Friday 15 December 2017

McCarthy underdog again for Van Gaal 'reunion'

Ipswich visit to Old Trafford revives memories of Ireland's famous victory over Holland

Mick McCarthy and Louis van Gaal after the final whistle at Lansdowne Road
Mick McCarthy and Louis van Gaal after the final whistle at Lansdowne Road
If McCarthy’s game-plan for tonight puts Van Gaal in a position where an aerial punt to Marouane Fellaini is his Plan B, the Ipswich supremo could be forgiven for allowing himself a smile
Daniel McDonnell

Daniel McDonnell

On a famous September afternoon in Lansdowne Road, Louis van Gaal's difficulty was Mick McCarthy's opportunity.

Tonight, 14 years after a glorious Irish result which remains fresh in the memory because no game in the intervening period has come close to matching it, the managers will re-unite at Old Trafford.

Essentially, they remain in the same roles. McCarthy, as the boss of Ipswich, will travel to Manchester United's home as the underdog looking to take a down a Van Gaal side laden with superior resources.

The League Cup will not make or break the season for the distinctive personalities in the respective dug-outs - and their team selections are likely to reflect that - but their past adds an intriguing sub-plot to this encounter.

In Van Gaal's case, it will bring him face to face with the man who presided over one of the worst afternoons of his football life, a shock reverse that ensured a premature end to Holland's 2002 World Cup campaign.

"I am not even sure I really remember it," said McCarthy this week, before going into detail which suggested otherwise.


The former Republic of Ireland manager found it impossible to tell the tale of that triumph without referencing the needle that existed between the benches.

Or, to be more precise, his desperation to take down Van Gaal on account of his typically self-assured proclamations in the preliminaries.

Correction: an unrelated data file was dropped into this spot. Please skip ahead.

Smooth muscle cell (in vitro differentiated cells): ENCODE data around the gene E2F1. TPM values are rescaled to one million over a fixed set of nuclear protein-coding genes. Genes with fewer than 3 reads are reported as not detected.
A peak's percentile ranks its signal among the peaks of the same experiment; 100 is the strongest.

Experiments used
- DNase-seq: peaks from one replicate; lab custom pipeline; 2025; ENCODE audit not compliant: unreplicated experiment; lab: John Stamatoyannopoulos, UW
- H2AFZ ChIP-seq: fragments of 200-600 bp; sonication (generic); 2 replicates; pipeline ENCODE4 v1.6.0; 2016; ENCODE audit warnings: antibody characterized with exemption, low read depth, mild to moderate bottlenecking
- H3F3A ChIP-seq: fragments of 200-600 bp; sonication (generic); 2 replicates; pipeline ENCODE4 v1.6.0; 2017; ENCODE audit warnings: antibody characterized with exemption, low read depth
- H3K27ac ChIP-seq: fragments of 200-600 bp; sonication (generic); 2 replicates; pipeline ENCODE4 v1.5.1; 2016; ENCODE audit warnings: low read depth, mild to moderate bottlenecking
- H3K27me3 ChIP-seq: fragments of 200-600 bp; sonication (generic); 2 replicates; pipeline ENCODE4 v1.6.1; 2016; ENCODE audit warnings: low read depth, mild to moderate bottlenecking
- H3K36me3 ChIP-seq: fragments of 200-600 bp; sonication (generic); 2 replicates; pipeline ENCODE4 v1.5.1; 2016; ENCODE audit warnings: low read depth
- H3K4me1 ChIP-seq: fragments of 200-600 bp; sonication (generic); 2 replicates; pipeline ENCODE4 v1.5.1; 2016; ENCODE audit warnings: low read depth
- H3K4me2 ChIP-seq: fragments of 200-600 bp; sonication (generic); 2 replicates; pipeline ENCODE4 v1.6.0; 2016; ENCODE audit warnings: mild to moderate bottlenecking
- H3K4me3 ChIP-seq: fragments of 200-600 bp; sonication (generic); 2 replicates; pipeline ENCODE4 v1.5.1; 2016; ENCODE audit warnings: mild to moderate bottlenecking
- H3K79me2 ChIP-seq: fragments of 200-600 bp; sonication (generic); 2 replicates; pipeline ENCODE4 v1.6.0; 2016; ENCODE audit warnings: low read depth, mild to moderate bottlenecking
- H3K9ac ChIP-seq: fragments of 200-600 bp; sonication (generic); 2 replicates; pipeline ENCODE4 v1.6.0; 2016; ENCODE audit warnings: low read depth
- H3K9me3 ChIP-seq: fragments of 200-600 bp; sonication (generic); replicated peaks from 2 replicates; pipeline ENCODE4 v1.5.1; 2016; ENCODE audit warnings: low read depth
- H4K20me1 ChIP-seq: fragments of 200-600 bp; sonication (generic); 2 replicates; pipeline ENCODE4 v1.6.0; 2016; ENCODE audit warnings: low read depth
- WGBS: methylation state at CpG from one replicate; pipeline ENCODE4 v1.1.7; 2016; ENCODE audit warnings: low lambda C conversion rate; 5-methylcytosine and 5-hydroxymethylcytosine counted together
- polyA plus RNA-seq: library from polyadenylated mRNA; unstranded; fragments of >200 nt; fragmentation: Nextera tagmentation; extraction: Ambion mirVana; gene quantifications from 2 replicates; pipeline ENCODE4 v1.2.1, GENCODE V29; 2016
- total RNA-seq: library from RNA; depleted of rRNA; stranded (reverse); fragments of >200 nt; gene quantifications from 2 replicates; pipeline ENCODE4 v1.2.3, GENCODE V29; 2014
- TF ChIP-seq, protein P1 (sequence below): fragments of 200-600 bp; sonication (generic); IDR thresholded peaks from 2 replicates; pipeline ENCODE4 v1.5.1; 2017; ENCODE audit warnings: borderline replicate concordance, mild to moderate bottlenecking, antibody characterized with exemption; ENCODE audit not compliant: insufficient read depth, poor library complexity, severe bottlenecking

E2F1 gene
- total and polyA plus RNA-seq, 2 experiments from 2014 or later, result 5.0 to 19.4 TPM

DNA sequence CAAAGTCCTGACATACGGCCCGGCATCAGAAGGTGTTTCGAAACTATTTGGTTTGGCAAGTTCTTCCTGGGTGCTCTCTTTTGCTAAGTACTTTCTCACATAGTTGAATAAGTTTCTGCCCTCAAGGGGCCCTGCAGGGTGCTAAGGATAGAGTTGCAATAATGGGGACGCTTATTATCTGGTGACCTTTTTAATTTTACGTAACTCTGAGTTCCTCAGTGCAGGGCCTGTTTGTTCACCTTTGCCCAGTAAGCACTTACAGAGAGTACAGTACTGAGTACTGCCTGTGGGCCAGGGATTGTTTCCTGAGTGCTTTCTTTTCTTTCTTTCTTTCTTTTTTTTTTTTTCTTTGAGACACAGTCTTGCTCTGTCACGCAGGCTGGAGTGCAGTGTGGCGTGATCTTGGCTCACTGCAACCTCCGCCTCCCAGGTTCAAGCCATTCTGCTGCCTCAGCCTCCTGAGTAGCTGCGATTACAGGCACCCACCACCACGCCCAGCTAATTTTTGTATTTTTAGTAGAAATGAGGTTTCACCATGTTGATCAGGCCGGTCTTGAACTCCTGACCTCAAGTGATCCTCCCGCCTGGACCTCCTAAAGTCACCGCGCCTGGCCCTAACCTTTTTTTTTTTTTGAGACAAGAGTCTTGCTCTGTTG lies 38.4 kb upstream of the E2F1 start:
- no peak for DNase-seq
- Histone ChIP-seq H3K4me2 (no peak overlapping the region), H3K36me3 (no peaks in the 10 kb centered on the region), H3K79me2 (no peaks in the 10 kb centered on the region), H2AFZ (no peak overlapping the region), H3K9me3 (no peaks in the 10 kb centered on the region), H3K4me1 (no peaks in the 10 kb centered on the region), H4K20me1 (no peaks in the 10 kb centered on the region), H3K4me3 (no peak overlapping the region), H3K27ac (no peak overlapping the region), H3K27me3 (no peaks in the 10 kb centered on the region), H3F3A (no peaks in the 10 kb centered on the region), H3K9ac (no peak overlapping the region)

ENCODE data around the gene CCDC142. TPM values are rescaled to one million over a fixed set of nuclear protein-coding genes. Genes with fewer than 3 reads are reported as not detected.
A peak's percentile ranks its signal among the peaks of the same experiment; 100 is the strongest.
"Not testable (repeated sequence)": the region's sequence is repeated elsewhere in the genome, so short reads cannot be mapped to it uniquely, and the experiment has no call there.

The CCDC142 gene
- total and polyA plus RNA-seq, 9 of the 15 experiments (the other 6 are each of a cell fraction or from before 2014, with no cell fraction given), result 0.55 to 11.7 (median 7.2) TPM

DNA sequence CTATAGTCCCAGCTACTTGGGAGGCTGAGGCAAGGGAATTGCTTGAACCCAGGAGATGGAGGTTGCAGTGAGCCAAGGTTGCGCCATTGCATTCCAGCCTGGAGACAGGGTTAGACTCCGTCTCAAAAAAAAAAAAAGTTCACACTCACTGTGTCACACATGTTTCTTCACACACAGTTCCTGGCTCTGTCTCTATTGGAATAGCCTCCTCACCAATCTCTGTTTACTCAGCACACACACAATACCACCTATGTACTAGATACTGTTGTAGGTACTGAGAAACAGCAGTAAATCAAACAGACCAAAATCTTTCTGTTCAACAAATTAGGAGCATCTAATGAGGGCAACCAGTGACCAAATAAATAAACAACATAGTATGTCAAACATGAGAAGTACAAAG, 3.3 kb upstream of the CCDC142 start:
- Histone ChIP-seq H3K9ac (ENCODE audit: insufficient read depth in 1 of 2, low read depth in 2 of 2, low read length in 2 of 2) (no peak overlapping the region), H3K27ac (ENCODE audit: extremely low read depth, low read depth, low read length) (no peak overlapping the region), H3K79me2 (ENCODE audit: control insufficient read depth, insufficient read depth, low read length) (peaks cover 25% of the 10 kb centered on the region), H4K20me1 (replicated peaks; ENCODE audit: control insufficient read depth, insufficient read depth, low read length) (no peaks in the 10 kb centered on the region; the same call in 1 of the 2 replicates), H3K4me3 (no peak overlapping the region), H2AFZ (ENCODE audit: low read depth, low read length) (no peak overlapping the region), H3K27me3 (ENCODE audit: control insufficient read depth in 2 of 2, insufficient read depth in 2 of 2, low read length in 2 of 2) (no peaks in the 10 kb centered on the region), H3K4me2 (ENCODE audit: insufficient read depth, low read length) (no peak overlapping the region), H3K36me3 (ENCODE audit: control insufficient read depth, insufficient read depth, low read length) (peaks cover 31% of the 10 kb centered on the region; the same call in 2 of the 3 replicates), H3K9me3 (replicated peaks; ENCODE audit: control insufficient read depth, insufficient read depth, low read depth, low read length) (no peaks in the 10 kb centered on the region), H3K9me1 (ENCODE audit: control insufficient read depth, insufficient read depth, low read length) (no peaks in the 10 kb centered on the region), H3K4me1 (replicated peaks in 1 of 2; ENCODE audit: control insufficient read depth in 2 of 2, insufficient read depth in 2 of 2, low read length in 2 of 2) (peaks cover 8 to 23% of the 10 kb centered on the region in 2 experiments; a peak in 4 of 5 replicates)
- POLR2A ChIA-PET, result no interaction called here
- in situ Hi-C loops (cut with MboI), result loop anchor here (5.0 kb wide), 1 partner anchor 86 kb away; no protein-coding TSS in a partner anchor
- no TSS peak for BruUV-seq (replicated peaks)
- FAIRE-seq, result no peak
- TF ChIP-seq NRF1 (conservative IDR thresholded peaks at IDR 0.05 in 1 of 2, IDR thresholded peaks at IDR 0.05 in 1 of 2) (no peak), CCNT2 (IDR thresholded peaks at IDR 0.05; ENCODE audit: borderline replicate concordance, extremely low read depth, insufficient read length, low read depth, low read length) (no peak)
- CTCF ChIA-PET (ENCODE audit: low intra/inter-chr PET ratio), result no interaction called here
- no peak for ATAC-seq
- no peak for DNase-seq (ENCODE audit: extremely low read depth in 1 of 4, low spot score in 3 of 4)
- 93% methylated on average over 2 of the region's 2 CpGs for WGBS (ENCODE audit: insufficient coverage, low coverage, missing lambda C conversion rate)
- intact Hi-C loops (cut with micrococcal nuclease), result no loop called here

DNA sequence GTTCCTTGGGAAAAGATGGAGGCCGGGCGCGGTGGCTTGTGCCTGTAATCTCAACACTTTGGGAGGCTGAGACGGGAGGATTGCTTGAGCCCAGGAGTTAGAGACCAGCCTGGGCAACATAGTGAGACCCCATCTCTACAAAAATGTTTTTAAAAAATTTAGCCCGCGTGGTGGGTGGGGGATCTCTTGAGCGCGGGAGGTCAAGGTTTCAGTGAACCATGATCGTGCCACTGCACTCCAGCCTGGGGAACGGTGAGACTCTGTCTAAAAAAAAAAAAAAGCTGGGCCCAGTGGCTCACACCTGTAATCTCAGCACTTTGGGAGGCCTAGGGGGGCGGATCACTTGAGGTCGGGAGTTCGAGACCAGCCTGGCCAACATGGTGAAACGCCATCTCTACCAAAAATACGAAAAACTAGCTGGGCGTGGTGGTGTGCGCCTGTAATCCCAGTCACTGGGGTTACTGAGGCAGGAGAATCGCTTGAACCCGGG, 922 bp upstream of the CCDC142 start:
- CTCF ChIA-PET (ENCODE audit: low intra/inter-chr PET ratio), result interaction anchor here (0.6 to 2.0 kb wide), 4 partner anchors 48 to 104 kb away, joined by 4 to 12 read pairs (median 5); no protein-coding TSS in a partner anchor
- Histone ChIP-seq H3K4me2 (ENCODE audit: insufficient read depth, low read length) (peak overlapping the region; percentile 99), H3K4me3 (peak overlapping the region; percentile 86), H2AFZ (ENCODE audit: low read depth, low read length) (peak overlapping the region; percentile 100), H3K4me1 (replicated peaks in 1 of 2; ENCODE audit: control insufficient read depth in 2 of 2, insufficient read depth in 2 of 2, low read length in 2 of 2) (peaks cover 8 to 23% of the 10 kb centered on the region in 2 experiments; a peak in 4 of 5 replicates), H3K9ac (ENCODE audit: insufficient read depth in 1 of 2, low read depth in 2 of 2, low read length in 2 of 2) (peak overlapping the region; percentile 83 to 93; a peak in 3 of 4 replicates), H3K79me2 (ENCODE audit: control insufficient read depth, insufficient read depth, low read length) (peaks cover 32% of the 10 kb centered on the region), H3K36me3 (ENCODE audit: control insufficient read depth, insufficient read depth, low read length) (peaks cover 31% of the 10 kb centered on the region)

McCarthy was wound up to the extent that he mentioned in his team talk that he wanted the chance to walk up to his opposite number after the final whistle and say 'unlucky' before toasting a victory.

"At the time I was probably an angrier young man," he reflected. "They were all booking the hotels and were all getting ready to be in the play-offs and it was us that was going out, so the whole saga started.

"Unfortunately for Louis one of you (media) will have asked him 'do you think Mick McCarthy's job will be under pressure if they lose?'

"And he will have said 'well if we win, it probably will because they will be out of the World Cup', so he will have just answered it honestly.

"Then of course I go and get the hump about it, but that is just the way it is. Now I am a bit more pragmatic and understanding of the way it all works.

"But I was annoyed because of the suggestion we had no chance of beating them and were just going to get turned over by this great Dutch side, but that didn't happen."

It meant that he got the chance for the post-match handshake he craved - an embrace that was about as comfortable as his moment with Roy Keane.

'Unlucky' was appropriate too as fortune did play a part, even if Holland's wastefulness tends to figure behind Jason McAteer's jubilant swipe of his right foot and Keane's introductory tackle on Marc Overmars in the showreel of highlights.

But another significant factor in Ireland's success was a second-half meltdown from Van Gaal that manifested itself in disastrous substitutions that succeeded in delivering a morale boost to a home side weakened by the sending-off of Gary Kelly.

In the immediate aftermath, the Irish camp were happy to share their thoughts on the baffling calls from the Dutch supremo that ultimately cost him his job.